• Vir Narain says

            Thomas. Asserting that “Christianity has an uniquely strong claim” to certain virtues may be overstating the case. But, when you compare this with the situation in the rival Abrahamic religion/ culture, the contrast is undeniable. Your reference to monotheistic religions is interesting. As Ralph Peters has said: “All monotheist religions have been really good haters. We just take turns.” No prize for guessing whose turn it is now.

    • DanDare says

      You could just as easily cite that European culture is an Enlightenment culture, a Hellenistic culture or (more realistically) a secular culture.

      It has no real meaning to call it a ‘christian culture’ other than the desire to see the word christian tacked onto the word culture so that a false equivalence can be set up i.e. Christian culture = christian people.

      • Vir Narain says

        Do we concede that religion and culture are closely connected? Of course, all kinds of prefixes can be tagged to ‘culture’ – regional, ideological, professional etc. Does that change the proposition that religion and culture have a significant relationship?

        • DanDare says

          That’s entirely irrelevant to the discussion at hand. Religion, politics, science and economics are all deeply entwined with culture.

          England is not a christian nation and doesn’t have a christian culture.

    • hanh says

      Christianity did not invent in England , adopting other’s and called it as your culture, such behavior in itself is a culture.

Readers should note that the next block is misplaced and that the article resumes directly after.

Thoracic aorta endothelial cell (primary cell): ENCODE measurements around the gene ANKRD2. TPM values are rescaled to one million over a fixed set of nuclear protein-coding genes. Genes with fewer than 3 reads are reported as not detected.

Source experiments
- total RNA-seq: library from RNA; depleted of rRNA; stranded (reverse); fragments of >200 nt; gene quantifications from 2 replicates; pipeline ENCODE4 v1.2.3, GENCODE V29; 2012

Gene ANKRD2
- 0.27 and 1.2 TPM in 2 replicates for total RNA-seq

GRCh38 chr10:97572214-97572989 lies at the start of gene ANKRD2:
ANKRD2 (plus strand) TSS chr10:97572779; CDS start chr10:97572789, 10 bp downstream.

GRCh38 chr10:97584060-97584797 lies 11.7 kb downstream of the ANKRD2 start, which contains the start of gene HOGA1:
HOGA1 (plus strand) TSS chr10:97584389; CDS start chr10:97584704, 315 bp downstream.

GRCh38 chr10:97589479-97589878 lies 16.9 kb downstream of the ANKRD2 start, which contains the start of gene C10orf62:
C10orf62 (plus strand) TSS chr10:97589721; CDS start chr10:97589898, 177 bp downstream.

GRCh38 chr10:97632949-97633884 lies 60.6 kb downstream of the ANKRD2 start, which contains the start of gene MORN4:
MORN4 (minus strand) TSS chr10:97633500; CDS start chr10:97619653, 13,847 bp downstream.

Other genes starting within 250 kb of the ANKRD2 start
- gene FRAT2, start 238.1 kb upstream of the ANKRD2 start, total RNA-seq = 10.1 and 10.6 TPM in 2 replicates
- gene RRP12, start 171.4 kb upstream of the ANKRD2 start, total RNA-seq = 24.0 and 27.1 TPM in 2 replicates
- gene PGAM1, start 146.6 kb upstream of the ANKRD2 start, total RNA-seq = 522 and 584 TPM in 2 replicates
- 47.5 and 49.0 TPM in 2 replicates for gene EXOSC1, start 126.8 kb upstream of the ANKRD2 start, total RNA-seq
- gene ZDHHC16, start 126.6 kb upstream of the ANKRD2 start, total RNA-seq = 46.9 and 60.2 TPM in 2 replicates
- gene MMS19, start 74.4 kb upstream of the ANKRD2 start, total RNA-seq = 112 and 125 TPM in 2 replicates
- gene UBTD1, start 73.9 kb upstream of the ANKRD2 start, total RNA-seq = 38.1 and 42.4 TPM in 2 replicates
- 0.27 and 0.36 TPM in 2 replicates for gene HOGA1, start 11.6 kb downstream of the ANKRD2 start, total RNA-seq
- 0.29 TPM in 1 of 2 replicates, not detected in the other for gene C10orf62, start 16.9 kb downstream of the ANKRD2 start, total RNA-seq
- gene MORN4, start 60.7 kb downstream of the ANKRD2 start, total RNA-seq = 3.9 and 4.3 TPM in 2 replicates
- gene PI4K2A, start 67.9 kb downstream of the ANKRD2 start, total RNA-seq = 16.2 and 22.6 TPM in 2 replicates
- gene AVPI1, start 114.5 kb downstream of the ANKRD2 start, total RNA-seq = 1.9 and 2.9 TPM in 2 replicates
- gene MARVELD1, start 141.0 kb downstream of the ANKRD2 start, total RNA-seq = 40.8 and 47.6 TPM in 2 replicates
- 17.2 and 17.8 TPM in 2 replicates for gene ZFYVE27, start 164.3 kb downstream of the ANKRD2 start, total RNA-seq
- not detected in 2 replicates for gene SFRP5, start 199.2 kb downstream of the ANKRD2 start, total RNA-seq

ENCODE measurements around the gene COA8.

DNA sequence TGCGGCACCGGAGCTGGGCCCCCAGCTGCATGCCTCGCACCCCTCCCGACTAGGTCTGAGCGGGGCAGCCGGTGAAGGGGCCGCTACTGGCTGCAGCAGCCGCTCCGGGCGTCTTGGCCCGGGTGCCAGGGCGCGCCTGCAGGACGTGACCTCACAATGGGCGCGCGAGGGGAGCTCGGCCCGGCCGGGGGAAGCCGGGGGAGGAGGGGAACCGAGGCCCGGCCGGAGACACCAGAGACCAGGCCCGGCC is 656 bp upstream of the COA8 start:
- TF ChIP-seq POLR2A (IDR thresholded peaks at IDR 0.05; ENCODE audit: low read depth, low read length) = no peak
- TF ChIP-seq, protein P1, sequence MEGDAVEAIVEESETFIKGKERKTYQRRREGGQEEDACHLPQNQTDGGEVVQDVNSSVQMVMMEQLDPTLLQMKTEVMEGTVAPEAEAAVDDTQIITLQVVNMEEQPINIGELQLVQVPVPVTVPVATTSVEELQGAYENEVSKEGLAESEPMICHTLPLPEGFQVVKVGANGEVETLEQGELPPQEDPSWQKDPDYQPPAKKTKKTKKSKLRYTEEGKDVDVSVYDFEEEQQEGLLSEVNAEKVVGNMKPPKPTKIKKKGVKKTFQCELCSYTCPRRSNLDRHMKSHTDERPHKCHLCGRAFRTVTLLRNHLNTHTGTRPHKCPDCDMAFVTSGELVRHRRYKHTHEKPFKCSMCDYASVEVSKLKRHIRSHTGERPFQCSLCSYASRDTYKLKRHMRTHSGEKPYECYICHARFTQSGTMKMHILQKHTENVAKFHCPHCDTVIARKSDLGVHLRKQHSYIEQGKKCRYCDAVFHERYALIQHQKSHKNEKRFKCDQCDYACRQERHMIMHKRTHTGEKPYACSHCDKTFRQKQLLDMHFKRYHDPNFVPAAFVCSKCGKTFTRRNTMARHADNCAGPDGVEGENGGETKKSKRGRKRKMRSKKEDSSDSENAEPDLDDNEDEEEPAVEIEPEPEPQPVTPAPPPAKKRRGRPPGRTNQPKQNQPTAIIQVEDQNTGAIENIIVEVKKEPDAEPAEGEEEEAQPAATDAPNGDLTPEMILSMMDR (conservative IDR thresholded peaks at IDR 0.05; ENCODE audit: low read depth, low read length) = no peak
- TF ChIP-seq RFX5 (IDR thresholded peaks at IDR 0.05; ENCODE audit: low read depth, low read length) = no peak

Why then we can’t adopt secularism from the world and called it Global culture of which England is part of it ?

      On a separate note, it is not what culture that counted. Is it a good culture that makes a better world and less violent world, that is more important a question .

  4. les says

    Is Britain a Christian country? One must remember that David Cameron had a very narrow and elitist education at Eton and is therefore quite ignorant of the world outside of economics and stocks and shares. So we must not be too hard on him.
    He knows very little about British society and what constitutes the united Kingdom of today. He lived in his little bubble and has now been let out, leaving a mounting trail of destruction.

  5. JC says

    I think religion is literally redundant in the modern world. Instead of worrying about what idiots believe, we should be focusing on how to solve the biggest threat facing humanity: the fact that in 10 to 15 years at least, and perhaps mid-century at most, it will be uneconomic to extract enough oil to meet the needs of the gas industry, coal industry, industry, transport sector, personal transport and thus will affect household energy supplies. This is surely the MOST important matter we face. Instead we are worried about what people (most of whom will remain ignorant regardless of educations programmes) believe! How crazy is that. But then again, human decision making processes are mostly irrational so I’m not that surprised. No doubt there will be no viable solution to the coming world energy crisis (since fracked oil runs out fast, as does any kind of fracking, and renewable energy simply won’t make enough, and in any case all require cheap oil to harvest the materials they are made from etc etc).